Guy Laliberté behind Rio Tinto Alcan hotel bid
BY ALLISON LAMPERT, THE GAZETTE SEPTEMBER 15, 2011 8:02 PM
Cirque du Soleil founder Guy Laliberté is behind a firm bid to buy and convert the historic Montreal headquarters of Rio Tinto Alcan into a hotel, The Gazette has learned.
The deal, which has not closed - and which is now in the buyer’s due dilligence period - would have Laliberté, with the Cirque and a private investor acquire the sprawling Alcan campus in the posh Golden Square Mile for an undisclosed amount, multiple sources say.
The minimum bidding price for the campus’s seven buildings - including the old Berkeley Hotel which serves as its main entrance - is $30 million, the sellers’ report shows.
In the spring, the global aluminum giant quietly put its Sherbrooke St. W. campus up for sale as a three-year leaseback.
News of the campus hitting the market followed a Gazette report that Rio Tinto Alcan was shopping around for about 200,000 square feet of office space as anchor tenant in what would be the first privately funded office tower built downtown in years. Indeed, the spectre of a new tower in Montreal - devoted exclusively to office space - sparked excitement in a real estate community that had seen five towers delivered in downtown Toronto over the past two years alone.
Rio Tinto Alcan Spokesperson Bryan Tucker said he could not comment on the sale of the estimated 300,000 square foot headquarters, which he said is confidential.
“I can confirm to you that no decision has been made,” Tucker said.
Citing industry sources last spring, The Gazette also revealed that Westcliff Group is poised to secure the corporate giant as the main tenant in a LEED-platinum office tower to be built on its site near the ICAO building at the Place de la Cité Internationale. Westcliff president Alan Marcovitz once again declined to comment when contacted this week.
Louis Burgos, senior managing director of Cushman & Wakefield Montreal, which is brokering the deal, could not be reached for comment.
Although specific plans for a future hotel on the Alcan site have not been revealed, the Cirque has previously flirted with the idea of opening hotels as a way to showcase its acts.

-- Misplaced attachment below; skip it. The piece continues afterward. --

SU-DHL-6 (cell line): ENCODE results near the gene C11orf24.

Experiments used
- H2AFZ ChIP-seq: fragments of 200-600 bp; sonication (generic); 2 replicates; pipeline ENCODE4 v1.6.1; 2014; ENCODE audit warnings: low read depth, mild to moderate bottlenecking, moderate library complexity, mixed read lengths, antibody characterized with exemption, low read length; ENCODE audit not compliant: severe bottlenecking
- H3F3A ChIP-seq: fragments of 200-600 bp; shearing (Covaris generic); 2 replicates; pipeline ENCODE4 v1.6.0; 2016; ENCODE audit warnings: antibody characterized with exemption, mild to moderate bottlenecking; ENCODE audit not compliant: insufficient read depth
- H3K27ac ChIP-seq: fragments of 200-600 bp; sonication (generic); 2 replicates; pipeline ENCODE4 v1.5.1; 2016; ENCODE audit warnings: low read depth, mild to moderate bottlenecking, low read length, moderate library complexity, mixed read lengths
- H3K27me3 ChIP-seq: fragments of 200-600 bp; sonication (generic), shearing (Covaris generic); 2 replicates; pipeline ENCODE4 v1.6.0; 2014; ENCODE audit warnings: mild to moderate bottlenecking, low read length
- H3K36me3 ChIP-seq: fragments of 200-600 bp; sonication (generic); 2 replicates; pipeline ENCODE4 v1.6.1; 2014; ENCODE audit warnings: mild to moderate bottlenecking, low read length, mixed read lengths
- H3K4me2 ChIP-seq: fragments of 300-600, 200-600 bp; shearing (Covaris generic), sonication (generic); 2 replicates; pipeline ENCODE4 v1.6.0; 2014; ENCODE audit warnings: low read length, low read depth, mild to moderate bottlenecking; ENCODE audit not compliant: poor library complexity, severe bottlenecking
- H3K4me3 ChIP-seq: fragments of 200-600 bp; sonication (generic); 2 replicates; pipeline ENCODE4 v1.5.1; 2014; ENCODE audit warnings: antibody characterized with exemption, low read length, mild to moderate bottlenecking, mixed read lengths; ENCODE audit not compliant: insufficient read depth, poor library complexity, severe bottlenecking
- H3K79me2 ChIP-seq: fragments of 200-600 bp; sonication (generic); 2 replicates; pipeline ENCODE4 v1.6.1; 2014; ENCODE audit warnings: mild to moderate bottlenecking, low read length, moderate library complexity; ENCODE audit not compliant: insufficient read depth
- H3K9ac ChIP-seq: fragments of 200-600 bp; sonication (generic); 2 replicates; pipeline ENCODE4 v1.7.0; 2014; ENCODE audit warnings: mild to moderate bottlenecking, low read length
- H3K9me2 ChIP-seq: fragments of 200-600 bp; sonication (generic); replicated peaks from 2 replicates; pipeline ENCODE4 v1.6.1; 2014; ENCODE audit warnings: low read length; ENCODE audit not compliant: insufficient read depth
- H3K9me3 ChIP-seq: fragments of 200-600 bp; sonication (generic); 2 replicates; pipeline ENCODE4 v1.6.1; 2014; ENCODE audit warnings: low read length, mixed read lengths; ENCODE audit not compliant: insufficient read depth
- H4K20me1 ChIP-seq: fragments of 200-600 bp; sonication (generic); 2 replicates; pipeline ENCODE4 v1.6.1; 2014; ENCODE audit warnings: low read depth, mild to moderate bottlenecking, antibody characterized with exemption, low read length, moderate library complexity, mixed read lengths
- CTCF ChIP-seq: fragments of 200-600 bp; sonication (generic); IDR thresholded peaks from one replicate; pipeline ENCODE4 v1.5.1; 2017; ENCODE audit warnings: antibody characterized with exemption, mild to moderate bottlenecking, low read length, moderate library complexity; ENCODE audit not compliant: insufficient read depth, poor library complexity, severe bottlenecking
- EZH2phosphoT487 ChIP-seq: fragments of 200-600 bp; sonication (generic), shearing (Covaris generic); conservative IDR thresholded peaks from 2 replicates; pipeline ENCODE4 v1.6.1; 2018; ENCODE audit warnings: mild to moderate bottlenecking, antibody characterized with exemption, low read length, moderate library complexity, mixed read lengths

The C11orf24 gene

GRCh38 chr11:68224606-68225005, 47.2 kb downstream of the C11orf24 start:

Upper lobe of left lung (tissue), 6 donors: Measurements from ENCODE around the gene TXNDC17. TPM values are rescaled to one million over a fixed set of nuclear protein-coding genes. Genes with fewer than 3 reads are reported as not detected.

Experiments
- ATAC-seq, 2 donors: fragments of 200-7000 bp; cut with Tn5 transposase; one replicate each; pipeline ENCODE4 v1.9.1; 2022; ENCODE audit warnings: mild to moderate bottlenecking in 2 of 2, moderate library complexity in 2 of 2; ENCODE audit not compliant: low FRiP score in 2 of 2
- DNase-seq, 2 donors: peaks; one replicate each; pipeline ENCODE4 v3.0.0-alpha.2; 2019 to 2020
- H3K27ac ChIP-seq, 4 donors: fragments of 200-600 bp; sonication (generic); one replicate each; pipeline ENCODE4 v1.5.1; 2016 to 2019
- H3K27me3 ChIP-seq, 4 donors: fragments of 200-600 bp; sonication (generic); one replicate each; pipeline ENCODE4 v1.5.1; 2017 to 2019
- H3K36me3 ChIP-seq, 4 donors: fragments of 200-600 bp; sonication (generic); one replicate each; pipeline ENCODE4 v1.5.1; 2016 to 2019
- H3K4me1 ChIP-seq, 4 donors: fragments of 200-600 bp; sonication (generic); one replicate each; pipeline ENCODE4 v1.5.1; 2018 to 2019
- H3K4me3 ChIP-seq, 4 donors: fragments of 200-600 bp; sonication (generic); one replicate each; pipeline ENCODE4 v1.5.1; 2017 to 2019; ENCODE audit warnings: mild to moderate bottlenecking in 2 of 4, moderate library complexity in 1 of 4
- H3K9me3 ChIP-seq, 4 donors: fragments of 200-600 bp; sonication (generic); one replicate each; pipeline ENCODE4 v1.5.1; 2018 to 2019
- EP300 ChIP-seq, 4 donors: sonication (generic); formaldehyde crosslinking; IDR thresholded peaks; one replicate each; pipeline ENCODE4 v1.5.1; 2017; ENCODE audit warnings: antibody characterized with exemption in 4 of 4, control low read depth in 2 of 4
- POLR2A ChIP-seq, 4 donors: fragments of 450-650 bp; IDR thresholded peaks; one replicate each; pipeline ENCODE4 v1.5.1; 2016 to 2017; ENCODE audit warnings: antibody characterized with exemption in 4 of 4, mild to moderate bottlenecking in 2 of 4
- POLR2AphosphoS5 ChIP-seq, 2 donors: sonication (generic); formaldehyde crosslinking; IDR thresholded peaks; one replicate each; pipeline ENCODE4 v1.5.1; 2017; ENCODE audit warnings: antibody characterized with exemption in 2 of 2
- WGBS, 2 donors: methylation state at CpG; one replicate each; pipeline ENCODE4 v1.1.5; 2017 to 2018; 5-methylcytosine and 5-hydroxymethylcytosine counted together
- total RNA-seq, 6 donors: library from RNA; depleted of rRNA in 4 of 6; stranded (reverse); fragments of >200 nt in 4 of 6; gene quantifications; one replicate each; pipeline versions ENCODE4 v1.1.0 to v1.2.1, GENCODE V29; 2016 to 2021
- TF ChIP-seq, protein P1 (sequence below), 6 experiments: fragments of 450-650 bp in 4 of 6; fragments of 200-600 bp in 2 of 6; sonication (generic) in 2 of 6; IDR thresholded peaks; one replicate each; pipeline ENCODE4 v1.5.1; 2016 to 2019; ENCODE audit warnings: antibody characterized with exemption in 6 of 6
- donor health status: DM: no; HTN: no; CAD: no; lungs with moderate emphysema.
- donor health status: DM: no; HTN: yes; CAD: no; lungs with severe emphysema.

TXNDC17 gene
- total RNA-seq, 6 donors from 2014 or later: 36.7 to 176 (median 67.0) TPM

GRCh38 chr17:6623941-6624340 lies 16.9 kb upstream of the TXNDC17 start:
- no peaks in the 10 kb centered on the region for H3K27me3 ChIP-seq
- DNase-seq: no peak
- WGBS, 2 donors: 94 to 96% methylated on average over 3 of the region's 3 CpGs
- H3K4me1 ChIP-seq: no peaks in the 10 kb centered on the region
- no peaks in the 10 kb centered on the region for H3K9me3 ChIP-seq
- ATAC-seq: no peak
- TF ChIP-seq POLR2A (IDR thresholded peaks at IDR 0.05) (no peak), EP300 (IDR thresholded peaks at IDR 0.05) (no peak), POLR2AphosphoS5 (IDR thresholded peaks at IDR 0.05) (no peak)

In late 2001, the Cirque announced it was considering a $100 million Montreal prototype of what would become several “Cirque Complexes” - a concept featuring a 1,200-seat theater, 300-room hotel, spa and restaurants, that would later be spread to other cities like London and Tokyo, news reports said.
A year later, however, Cirque management nixed the idea over concerns that the economic climate - including a downturn in the global hospitality industry - made the venture too risky.
The sale of the Maison Alcan site would be a move from Rio Tinto Alcan’s earlier plans to invest millions of dollars to renovate the campus.
That pledge - which Tucker insists still remains on the table - stems from
an agreement that was both part of Alcan’s 2006 power deal with the provincial government and part of its 2007 takeover by global mining giant Rio Tinto in a blockbuster $38-billion U.S. deal, cleared by Ottawa.
Some critics have suggested that the move would be followed by a reduction in Rio Tinto Alcan’s Montreal-based workforce.
Last winter, however, a spokesperson for former Economic Development Minister Clément Gignac said Rio Tinto Alcan would still be abiding by the deal, even it moves to another Montreal site as a tenant.
“As long as the head office remains in Quebec, it respects the agreement,” the spokesperson told The Gazette.
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